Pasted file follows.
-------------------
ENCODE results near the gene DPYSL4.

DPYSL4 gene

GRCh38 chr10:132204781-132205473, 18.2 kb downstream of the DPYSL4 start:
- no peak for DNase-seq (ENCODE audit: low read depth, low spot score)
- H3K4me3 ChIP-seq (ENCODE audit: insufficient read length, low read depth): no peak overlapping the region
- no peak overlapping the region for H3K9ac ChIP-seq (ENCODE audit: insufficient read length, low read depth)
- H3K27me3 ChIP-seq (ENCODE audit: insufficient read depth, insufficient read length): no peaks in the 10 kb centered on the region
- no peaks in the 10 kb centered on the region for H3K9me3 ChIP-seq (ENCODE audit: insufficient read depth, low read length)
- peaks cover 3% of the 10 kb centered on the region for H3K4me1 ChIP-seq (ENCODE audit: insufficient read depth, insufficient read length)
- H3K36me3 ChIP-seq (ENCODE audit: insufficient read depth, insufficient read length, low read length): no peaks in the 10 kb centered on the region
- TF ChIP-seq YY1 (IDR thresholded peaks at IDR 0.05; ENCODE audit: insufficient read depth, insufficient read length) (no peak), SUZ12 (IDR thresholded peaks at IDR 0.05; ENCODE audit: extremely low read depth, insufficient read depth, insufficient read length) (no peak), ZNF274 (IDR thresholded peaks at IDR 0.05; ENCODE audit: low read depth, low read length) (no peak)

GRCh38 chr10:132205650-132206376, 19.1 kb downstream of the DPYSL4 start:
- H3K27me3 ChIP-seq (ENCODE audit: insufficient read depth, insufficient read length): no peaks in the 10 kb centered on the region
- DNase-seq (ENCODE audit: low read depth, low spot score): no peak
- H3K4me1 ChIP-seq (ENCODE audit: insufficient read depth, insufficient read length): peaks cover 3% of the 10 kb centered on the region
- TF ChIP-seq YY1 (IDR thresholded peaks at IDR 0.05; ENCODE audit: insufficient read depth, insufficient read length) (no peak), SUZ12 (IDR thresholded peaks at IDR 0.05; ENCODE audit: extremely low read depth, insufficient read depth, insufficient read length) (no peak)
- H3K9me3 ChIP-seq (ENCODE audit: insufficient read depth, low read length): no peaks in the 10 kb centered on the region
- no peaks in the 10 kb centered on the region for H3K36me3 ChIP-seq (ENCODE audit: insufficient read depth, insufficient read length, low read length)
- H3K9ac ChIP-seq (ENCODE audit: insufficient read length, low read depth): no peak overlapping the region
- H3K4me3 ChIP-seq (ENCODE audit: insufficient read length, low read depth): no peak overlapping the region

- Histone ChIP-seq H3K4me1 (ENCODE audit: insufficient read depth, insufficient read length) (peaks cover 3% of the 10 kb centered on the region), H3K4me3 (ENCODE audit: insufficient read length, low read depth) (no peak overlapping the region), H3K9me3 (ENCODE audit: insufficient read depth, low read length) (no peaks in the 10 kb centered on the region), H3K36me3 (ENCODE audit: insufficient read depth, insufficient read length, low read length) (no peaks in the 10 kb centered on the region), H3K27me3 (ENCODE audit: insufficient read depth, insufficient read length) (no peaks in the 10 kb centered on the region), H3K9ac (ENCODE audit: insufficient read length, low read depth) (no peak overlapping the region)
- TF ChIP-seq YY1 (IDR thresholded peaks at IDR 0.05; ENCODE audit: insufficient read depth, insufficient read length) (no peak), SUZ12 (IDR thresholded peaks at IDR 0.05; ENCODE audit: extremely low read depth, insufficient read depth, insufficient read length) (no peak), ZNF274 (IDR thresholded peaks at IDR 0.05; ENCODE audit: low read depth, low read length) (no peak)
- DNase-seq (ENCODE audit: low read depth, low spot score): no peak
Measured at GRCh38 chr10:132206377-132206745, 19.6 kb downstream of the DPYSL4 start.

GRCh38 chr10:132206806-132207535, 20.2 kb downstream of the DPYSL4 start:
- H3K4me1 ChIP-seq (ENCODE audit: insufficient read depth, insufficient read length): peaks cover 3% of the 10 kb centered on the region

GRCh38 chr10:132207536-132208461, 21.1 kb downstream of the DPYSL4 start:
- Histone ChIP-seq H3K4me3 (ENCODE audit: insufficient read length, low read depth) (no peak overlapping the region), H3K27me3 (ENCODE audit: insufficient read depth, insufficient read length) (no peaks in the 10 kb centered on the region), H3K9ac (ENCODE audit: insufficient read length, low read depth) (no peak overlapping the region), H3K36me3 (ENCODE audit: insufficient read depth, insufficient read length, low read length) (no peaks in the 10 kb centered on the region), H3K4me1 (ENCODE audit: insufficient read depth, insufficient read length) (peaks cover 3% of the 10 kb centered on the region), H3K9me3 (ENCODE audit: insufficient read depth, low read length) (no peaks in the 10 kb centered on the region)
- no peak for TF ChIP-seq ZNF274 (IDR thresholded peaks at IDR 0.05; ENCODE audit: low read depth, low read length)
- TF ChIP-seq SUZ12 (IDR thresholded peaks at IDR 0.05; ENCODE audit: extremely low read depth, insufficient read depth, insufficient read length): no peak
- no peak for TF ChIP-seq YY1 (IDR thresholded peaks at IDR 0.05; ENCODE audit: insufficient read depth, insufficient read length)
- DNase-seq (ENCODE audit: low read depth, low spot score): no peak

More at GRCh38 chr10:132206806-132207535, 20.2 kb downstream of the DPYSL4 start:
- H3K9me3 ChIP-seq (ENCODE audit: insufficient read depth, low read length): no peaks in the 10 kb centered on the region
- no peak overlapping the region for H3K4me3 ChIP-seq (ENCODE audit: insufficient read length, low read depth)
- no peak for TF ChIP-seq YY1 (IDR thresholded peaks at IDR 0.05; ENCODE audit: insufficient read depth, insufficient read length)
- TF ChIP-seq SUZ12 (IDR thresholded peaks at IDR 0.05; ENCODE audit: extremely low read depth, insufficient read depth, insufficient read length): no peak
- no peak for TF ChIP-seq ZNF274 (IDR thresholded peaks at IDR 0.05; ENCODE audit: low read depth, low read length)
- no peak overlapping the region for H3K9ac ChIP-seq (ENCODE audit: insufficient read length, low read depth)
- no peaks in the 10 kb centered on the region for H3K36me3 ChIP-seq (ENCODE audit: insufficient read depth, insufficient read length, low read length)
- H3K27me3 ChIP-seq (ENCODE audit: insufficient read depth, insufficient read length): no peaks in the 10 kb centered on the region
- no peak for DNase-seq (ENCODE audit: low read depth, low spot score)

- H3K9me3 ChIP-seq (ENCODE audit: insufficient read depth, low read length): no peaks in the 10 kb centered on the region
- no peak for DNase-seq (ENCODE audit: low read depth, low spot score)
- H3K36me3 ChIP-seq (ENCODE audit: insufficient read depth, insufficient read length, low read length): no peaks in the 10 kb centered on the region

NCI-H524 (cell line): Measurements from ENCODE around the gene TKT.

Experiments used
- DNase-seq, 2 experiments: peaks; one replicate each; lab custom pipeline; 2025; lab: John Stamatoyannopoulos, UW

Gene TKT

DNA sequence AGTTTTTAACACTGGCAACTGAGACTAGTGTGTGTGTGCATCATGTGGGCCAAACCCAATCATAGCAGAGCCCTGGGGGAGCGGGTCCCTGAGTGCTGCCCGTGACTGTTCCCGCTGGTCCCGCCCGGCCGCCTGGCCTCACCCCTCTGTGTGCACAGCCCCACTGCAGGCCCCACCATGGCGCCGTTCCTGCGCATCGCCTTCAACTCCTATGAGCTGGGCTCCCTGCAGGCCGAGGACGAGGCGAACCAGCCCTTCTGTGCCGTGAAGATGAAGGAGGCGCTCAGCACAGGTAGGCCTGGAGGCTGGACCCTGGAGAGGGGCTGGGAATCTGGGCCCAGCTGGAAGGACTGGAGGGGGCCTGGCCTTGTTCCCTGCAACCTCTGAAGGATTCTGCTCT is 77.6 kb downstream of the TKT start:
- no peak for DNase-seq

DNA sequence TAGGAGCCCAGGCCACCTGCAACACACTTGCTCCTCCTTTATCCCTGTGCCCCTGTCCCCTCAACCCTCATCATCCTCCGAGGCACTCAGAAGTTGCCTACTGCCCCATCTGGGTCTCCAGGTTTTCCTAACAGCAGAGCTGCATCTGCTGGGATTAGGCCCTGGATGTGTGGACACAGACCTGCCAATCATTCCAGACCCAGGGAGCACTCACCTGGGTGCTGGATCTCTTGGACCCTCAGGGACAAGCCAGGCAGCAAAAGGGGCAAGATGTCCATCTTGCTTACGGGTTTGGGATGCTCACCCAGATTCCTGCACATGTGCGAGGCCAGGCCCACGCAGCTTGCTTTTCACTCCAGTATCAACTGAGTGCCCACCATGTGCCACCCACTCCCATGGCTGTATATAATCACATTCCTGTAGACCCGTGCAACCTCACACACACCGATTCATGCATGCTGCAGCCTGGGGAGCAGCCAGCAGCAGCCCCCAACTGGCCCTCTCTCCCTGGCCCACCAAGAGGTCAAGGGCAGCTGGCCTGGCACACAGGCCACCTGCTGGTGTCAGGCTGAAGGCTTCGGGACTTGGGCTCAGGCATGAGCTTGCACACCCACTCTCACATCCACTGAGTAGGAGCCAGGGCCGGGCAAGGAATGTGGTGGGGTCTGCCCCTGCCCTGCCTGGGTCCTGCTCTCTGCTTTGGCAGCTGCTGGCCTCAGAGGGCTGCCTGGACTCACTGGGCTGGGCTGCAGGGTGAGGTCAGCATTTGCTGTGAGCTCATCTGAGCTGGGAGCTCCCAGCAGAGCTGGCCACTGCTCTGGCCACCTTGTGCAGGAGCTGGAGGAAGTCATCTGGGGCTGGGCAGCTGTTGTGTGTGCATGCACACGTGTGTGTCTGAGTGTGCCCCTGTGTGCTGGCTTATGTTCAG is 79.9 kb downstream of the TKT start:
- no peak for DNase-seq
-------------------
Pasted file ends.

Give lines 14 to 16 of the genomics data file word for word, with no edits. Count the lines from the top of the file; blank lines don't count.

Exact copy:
- DNase-seq (ENCODE audit: low read depth, low spot score): no peak
- H3K4me1 ChIP-seq (ENCODE audit: insufficient read depth, insufficient read length): peaks cover 3% of the 10 kb centered on the region
- TF ChIP-seq YY1 (IDR thresholded peaks at IDR 0.05; ENCODE audit: insufficient read depth, insufficient read length) (no peak), SUZ12 (IDR thresholded peaks at IDR 0.05; ENCODE audit: extremely low read depth, insufficient read depth, insufficient read length) (no peak)